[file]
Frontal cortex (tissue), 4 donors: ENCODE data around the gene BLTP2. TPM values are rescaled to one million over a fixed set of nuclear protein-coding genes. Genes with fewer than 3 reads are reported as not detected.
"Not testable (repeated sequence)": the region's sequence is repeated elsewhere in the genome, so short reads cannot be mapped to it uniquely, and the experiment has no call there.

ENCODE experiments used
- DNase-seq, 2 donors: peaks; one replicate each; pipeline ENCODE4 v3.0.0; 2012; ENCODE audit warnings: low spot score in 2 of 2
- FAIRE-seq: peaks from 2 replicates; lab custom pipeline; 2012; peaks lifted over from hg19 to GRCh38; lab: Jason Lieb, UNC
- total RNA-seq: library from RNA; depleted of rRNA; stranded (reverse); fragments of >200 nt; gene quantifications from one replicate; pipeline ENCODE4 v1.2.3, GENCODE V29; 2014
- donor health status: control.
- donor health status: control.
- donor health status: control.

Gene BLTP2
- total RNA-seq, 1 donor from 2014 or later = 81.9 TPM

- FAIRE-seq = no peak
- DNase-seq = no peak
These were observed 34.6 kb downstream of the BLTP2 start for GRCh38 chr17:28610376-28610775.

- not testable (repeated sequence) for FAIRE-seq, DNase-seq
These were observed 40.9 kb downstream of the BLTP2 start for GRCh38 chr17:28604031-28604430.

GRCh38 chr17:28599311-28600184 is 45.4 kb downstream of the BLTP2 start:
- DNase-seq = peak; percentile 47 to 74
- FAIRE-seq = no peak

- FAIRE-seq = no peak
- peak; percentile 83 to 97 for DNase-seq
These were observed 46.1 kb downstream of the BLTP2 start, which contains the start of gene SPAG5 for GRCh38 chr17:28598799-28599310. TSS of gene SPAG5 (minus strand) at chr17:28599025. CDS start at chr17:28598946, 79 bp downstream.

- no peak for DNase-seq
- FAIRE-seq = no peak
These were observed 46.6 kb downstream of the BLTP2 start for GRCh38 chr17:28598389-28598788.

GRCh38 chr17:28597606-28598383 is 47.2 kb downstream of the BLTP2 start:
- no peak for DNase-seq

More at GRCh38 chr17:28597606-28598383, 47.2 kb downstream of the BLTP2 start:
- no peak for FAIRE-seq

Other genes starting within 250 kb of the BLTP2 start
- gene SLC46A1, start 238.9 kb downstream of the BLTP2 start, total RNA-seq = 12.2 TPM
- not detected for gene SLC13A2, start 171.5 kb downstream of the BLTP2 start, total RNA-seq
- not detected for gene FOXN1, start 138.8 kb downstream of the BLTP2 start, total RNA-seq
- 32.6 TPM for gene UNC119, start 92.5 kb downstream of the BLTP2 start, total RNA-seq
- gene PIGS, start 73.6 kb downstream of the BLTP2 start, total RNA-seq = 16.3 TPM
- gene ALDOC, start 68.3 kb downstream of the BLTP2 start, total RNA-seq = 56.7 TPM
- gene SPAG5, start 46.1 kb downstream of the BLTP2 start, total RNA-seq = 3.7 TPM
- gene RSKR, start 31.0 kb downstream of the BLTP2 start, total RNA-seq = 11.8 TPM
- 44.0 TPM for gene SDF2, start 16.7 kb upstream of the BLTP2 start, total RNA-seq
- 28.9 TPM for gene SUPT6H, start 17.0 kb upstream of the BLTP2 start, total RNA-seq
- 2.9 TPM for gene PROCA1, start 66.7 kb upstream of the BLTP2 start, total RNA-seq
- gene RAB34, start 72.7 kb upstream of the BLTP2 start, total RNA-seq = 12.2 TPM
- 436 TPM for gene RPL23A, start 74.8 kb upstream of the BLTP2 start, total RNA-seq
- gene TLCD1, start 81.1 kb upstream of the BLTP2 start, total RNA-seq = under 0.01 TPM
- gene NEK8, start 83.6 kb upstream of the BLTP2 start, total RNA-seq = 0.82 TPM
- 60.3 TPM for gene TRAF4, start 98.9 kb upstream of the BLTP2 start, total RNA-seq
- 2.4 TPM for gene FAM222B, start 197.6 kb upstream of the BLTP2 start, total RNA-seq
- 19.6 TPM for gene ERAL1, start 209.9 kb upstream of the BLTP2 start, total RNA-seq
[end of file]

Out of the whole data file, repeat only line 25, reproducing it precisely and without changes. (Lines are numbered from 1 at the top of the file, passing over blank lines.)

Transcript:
These were observed 46.6 kb downstream of the BLTP2 start for GRCh38 chr17:28598389-28598788.